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Medicine (Baltimore). 2016 November; 95(44): e5190.
Published online 2016 November 4. doi:  10.1097/MD.0000000000005190
PMCID: PMC5591105

Primary amenorrhea after bone marrow transplantation and adjuvant chemotherapy misdiagnosed as disorder of sex development

A case report
He Huang, MD and Qinjie Tian, MD*
Monitoring Editor: Giuseppe Lucarelli.

Abstract

Introduction:

Disorders of sex development (DSD) is a congenital condition in which the development of chromosomal, gonadal or genital sex is atypical. Majority of patients present clinical characteristics of primary amenorrhea, absent secondary sex characters, and abnormal hormone level. A female appearance patient with primary amenorrhea and 46 XY karyotype seems to be solid evidences to diagnose Y-chromosome-related DSD diseases, while it is not necessarily the accurate diagnosis. We report the case of an 18-year-old girl with primary amenorrhea and 46 XY karyotype misdiagnosed as Y-chromosome-related DSD.

Clinical findings:

The patient has normal female reproductive organs and a disrupted pubertal development after the treatment for acute myeloid leukemia (AML). We consider that her gonads were probably functional and later impaired after AML. The clinical manifestations were not consistent with DSD. With doubts, we found that she received bone marrow transplantation (BMT) from her brother and adjuvant chemotherapy 6 years ago. Her karyotype changed from normal female to a karyotype of donor (her brother) origin after BMT.

Adjuvant chemotherapy for AML may impair her ovarian function and finally bring about disrupted puberty or primary ovarian insufficiency (POI).

Interventions:

We provided close follow-up.

Outcomes:

During the second visit, the patient had her menarche lasting 4 days without any medication.

Conclusion:

The present case serves as a reminder that a correct diagnosis depends on the comprehensive collection of present and past medical history, complete physical examination, and careful evaluation of related adjuvant tests. Do not presumptively judge a test and mislead reasoning. In addition, ovarian function protection should be considered for young girls having chemotherapy.

Keywords: bone marrow transplantation, chemotherapy, disorders of sex development, primary amenorrhea, primary ovarian insufficiency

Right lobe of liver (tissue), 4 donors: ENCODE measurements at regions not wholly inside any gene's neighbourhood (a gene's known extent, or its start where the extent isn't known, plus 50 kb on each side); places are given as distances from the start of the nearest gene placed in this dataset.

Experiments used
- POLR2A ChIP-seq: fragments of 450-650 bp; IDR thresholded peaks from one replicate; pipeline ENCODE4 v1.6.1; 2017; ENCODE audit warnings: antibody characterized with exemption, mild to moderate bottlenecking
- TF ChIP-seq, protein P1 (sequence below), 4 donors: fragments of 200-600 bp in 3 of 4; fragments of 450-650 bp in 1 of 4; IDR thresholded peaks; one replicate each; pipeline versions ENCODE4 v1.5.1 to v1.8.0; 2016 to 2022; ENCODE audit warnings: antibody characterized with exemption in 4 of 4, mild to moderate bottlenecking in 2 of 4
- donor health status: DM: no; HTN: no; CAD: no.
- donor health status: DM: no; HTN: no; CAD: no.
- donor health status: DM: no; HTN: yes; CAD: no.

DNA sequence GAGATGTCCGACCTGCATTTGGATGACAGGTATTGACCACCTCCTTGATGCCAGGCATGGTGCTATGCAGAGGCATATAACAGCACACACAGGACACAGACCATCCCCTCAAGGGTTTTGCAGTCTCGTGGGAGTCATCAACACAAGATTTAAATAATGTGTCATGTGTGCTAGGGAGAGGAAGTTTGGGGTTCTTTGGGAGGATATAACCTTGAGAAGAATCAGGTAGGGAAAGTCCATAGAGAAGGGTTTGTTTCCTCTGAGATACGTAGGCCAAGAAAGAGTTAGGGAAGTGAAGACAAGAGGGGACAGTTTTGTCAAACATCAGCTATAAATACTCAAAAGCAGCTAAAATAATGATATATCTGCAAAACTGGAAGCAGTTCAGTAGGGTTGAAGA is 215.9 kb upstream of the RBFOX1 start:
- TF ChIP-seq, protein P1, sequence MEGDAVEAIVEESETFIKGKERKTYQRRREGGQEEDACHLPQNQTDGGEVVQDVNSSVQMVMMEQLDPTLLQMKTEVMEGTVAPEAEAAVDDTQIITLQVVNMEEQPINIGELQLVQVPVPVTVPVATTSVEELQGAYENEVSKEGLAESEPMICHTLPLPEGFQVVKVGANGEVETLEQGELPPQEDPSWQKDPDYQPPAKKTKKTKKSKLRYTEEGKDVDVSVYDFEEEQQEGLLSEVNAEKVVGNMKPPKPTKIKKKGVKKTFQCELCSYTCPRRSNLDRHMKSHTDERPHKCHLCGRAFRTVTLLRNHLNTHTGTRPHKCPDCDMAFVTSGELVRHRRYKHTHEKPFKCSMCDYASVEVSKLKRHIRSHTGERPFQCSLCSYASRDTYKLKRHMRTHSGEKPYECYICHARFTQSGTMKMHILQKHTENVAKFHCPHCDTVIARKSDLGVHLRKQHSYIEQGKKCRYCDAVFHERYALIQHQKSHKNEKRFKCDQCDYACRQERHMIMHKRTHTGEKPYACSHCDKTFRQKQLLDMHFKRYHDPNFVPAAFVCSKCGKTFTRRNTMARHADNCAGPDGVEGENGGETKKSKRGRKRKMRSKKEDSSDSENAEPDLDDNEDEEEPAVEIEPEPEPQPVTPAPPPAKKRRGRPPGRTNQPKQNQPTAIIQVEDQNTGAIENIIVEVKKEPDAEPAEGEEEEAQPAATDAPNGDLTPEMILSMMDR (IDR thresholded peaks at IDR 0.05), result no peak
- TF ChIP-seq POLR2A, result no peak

1. Introduction

Disorders of sex development (DSD), defined as a congenital condition in which the development of chromosomal, gonadal or genital sex is atypical, includes a wide spectrum of phenotypes.[1] Majority of patients present clinical characteristics of primary amenorrhea, absent secondary sex characters, and abnormal hormone level. Some of them have unique appearance and abnormal height. A female patient complaining primary amenorrhea and 46 XY karyotype can be easily diagnosed as Y chromosome-related DSD by clinical physicians. However, it is not necessarily the right diagnosis. We here report a case of an 18-year-old girl with primary amenorrhea and 46 XY karyotype after bone marrow transplantation (BMT) and adjuvant chemotherapy misdiagnosed as DSD.

2. Case report

An 18-year-old girl suspected DSD was transferred to our hospital for primary amenorrhea and 46 XY chromosome karyotype. The patient presented 172 cm height, 62 kg weight, and female appearance. She had normal female genitalia with visible vaginal orifice, urethral orifice, and a normal size clitoris, but scanty pubic and axillary hairs (Tanner stage II). The breast developed automatically since the age of 12 and physical examination showed developed breasts of Tanner stage III. No family member had similar symptoms. Her medical history included bone marrow transplantation (BMT) and chemotherapy because of acute myeloid leukemia (AML) when she was 12 years old. So far there is no sign of AML recurrence.